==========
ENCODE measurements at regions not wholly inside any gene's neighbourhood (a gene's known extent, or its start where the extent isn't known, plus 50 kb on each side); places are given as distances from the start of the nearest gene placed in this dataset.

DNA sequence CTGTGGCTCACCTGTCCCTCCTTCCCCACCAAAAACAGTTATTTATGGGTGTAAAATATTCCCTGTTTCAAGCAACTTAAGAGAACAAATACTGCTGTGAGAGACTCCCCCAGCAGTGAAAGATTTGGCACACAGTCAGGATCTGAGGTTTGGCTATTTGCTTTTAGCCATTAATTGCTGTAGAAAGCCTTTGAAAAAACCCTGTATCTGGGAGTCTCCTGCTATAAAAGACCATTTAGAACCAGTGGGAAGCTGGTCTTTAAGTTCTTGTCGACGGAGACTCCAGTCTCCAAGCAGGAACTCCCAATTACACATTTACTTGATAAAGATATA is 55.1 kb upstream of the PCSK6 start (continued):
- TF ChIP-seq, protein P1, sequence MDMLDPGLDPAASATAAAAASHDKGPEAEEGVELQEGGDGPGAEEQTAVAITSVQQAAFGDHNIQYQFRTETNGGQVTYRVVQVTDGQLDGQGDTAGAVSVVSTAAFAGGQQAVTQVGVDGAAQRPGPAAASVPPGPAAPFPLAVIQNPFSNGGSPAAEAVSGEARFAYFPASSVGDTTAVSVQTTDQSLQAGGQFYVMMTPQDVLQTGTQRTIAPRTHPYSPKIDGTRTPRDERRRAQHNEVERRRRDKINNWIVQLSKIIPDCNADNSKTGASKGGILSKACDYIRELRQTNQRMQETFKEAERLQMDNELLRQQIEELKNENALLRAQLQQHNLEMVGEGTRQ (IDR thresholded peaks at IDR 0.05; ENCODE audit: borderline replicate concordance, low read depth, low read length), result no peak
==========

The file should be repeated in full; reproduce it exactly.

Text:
ENCODE measurements at regions not wholly inside any gene's neighbourhood (a gene's known extent, or its start where the extent isn't known, plus 50 kb on each side); places are given as distances from the start of the nearest gene placed in this dataset.

DNA sequence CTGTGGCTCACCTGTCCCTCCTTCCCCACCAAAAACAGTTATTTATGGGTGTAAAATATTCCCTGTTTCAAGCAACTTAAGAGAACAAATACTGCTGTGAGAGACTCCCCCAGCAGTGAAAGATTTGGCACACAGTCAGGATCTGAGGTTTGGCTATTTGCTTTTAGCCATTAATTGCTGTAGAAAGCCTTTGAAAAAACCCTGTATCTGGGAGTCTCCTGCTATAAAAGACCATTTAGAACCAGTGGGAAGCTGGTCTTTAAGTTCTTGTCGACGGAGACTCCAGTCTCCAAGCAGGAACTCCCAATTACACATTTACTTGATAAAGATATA is 55.1 kb upstream of the PCSK6 start (continued):
- TF ChIP-seq, protein P1, sequence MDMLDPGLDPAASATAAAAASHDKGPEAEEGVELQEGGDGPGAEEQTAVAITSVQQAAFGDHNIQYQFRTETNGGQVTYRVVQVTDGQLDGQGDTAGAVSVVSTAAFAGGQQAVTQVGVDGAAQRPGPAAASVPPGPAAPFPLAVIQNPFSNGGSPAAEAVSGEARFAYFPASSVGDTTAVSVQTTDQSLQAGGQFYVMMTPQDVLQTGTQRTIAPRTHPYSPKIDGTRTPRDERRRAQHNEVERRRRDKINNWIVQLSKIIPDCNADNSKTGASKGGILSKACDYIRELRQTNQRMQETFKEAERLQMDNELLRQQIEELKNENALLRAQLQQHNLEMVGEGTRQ (IDR thresholded peaks at IDR 0.05; ENCODE audit: borderline replicate concordance, low read depth, low read length), result no peak